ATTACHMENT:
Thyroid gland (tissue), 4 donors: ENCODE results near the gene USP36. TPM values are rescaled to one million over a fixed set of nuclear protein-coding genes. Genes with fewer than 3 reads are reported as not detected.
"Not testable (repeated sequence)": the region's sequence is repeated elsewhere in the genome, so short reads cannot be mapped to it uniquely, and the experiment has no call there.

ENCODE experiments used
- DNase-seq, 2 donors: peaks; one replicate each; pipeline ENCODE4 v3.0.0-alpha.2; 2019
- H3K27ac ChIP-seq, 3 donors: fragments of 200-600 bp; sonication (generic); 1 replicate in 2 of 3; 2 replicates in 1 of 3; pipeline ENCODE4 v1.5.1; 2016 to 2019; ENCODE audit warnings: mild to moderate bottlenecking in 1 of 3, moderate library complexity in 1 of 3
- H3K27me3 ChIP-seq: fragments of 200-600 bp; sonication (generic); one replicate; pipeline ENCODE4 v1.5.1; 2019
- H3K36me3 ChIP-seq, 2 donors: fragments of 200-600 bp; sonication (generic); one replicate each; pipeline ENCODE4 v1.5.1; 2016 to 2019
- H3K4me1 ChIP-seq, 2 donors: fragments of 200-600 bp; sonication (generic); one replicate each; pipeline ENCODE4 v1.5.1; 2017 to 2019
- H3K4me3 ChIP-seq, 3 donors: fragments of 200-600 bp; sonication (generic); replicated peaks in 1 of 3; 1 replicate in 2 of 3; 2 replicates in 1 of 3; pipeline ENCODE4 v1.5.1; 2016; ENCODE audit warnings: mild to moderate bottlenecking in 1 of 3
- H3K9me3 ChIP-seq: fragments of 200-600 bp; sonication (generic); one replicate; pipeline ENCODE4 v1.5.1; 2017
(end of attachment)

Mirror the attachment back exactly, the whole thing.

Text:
Thyroid gland (tissue), 4 donors: ENCODE results near the gene USP36. TPM values are rescaled to one million over a fixed set of nuclear protein-coding genes. Genes with fewer than 3 reads are reported as not detected.
"Not testable (repeated sequence)": the region's sequence is repeated elsewhere in the genome, so short reads cannot be mapped to it uniquely, and the experiment has no call there.

ENCODE experiments used
- DNase-seq, 2 donors: peaks; one replicate each; pipeline ENCODE4 v3.0.0-alpha.2; 2019
- H3K27ac ChIP-seq, 3 donors: fragments of 200-600 bp; sonication (generic); 1 replicate in 2 of 3; 2 replicates in 1 of 3; pipeline ENCODE4 v1.5.1; 2016 to 2019; ENCODE audit warnings: mild to moderate bottlenecking in 1 of 3, moderate library complexity in 1 of 3
- H3K27me3 ChIP-seq: fragments of 200-600 bp; sonication (generic); one replicate; pipeline ENCODE4 v1.5.1; 2019
- H3K36me3 ChIP-seq, 2 donors: fragments of 200-600 bp; sonication (generic); one replicate each; pipeline ENCODE4 v1.5.1; 2016 to 2019
- H3K4me1 ChIP-seq, 2 donors: fragments of 200-600 bp; sonication (generic); one replicate each; pipeline ENCODE4 v1.5.1; 2017 to 2019
- H3K4me3 ChIP-seq, 3 donors: fragments of 200-600 bp; sonication (generic); replicated peaks in 1 of 3; 1 replicate in 2 of 3; 2 replicates in 1 of 3; pipeline ENCODE4 v1.5.1; 2016; ENCODE audit warnings: mild to moderate bottlenecking in 1 of 3
- H3K9me3 ChIP-seq: fragments of 200-600 bp; sonication (generic); one replicate; pipeline ENCODE4 v1.5.1; 2017